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Published On: Thu, Mar 14th, 2019

Unusual attractions in Venice, Italy

Venice is well known for its canal system with beautiful buildings hugging the banks and romantic gondola rides. It is also famed for the Piazza san Marco and the Cathedral, the Gothic Doge’s Palace and the Rialto Bridge.

The city is also known for its delicious cuisine, served in some of the best restaurants in Venice, either overlooking the canals, or tucked away in quaint corners of the city. There is also, of course, the colorful, annual Carnival in Venice with its beautiful costumes and masks. However, there is also a fascinating, less-seen side to this Italian city, places the average visitor mind never discover. Explore some of those locations below.

Photo via Flickr/Dage – Looking For Europe

  1. Libreria Acqua Alta (High Water Book Shop)

Due to climate change and the occasional rising tides, many of the buildings lining the Venice canals suffer from flooding. One book store was so fed up with constantly finding their books under water, they made a number of changes. Not only are the bookshelves propped higher up from the floor, but many of the best books are to be found in boats and even bathtubs in the store. In fact, in one of the many cramped rooms a full-size gondola is being used to store books.

For added atmosphere, many stray cats have made the book store their home and when there are rising tides, they can be seen relaxing on top of the stacks of books. Another whimsical touch is the store’s “fire escape,” which is merely a door which opens onto the canal. In case of fire, hold your nose and jump!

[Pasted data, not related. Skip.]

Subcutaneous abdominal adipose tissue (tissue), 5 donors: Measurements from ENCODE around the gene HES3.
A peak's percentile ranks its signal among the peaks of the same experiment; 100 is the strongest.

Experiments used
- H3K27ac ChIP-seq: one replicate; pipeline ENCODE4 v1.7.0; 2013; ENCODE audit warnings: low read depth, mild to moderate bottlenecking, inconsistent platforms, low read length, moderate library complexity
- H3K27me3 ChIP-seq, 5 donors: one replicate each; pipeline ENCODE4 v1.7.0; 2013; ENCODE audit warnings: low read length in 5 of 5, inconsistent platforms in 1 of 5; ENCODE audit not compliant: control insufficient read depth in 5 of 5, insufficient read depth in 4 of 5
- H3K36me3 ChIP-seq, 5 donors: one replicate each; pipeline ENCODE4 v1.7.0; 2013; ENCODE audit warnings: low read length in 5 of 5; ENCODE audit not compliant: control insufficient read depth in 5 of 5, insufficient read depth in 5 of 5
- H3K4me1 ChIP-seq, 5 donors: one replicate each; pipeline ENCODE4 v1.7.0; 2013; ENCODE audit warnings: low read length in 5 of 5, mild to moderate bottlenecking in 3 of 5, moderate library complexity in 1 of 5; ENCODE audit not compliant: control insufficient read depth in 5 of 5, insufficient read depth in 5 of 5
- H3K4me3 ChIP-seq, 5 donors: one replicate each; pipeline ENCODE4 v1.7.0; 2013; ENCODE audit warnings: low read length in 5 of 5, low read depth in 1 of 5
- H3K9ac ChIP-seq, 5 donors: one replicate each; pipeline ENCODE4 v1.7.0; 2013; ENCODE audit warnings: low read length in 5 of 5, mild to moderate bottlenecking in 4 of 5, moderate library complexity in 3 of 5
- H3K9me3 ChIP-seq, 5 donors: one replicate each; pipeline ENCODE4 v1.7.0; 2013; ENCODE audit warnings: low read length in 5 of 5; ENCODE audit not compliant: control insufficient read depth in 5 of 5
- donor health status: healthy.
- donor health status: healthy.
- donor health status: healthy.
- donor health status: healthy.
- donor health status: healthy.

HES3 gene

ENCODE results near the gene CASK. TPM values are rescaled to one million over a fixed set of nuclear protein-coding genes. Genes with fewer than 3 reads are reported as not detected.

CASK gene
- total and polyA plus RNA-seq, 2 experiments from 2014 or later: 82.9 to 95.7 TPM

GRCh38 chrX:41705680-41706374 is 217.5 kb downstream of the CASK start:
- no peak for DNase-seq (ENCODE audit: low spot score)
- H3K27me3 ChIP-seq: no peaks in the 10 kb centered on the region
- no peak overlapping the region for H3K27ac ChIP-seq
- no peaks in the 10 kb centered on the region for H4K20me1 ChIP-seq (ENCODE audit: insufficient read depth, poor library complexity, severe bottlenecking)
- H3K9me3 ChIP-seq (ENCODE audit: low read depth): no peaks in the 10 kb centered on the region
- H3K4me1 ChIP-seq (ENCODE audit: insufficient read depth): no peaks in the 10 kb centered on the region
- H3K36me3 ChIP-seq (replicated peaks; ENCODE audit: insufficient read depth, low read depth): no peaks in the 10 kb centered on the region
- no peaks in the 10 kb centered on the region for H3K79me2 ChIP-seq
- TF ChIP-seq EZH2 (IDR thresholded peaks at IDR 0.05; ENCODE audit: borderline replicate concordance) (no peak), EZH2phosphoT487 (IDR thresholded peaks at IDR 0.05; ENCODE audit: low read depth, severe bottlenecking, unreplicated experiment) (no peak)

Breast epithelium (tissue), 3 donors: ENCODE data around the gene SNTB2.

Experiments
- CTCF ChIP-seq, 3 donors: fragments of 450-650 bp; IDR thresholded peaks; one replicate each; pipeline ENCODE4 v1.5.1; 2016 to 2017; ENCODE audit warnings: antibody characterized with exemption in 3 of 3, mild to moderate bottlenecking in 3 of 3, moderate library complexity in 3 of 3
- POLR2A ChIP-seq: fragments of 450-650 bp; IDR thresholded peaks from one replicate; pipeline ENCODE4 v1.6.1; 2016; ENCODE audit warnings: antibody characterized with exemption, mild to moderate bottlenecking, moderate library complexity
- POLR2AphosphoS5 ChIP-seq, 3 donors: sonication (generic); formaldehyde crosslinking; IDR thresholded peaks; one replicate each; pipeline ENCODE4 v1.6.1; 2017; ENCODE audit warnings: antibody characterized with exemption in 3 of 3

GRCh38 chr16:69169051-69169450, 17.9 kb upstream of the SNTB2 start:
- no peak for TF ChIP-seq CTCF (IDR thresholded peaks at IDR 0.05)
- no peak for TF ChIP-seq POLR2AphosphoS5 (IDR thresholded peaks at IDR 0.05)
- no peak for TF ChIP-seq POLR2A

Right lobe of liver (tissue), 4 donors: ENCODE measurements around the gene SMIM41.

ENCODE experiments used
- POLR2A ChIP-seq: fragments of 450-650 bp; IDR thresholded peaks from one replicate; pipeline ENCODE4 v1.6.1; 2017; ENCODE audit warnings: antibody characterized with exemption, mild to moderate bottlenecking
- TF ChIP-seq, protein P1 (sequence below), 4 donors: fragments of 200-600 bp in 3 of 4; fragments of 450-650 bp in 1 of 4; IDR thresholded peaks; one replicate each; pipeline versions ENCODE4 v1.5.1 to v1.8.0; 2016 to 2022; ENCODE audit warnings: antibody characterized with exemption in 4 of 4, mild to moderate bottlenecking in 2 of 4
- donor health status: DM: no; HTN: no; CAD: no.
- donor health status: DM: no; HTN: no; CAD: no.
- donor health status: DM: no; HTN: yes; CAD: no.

1. Isola di San Servolo Insane Asylum

The “Island of the Mad” asylum was opened for insane men in 1725 and women were accepted from 1798.  The asylum was run by a religious order, San Giovanni di Dio and saw around 200,000 patients arriving there over its lifetime, many of whom would never be allowed to leave. When laws relating to asylums changed in 1978, it was closed and was later reopened as a museum dedicated to the asylum’s history.

These days, visitors can see the original equipment used in the asylum in various sections, including the Ambulatory, Laboratory, Didactic Products, Straightjackets, Sickness Therapies, Lodgings, the Anatomical Theater and the Pharmacy. There is also a photo gallery of patients who were held in the asylum from 1874 until it closed. On a prettier side, there is an extensive garden on the property which includes trees and rare plants used in the pharmacy.

  1. The Island of Torcello

If visiting Venice during high season, sometimes it can be crowded and visitors might feel like a little peace and quiet. There is a small island in Venice’s North Lagoon called Torcello, which is accessible by water bus (vaporetto) and is ideal for a little quiet time. The island has a rich history, as it is where the city originally began over 1,500 years ago. There used to be a large population on the island, but these days there are only a few local residents.

On a visit to Torcello, the Basilica di Santa Maria Assunta is worth a visit. Built in 639 AD, the building is in an excellent state and there is a Campanile, or bell tower, on the site as well as a second church. Climbing up the bell tower offers a wonderful view over the island and beyond.

Enjoy your unusual visit to Venice this year, visiting out of the way and interesting locations.

Author: Anne Sewell

About the Author

- Outside contributors to the Dispatch are always welcome to offer their unique voices, contradictory opinions or presentation of information not included on the site.

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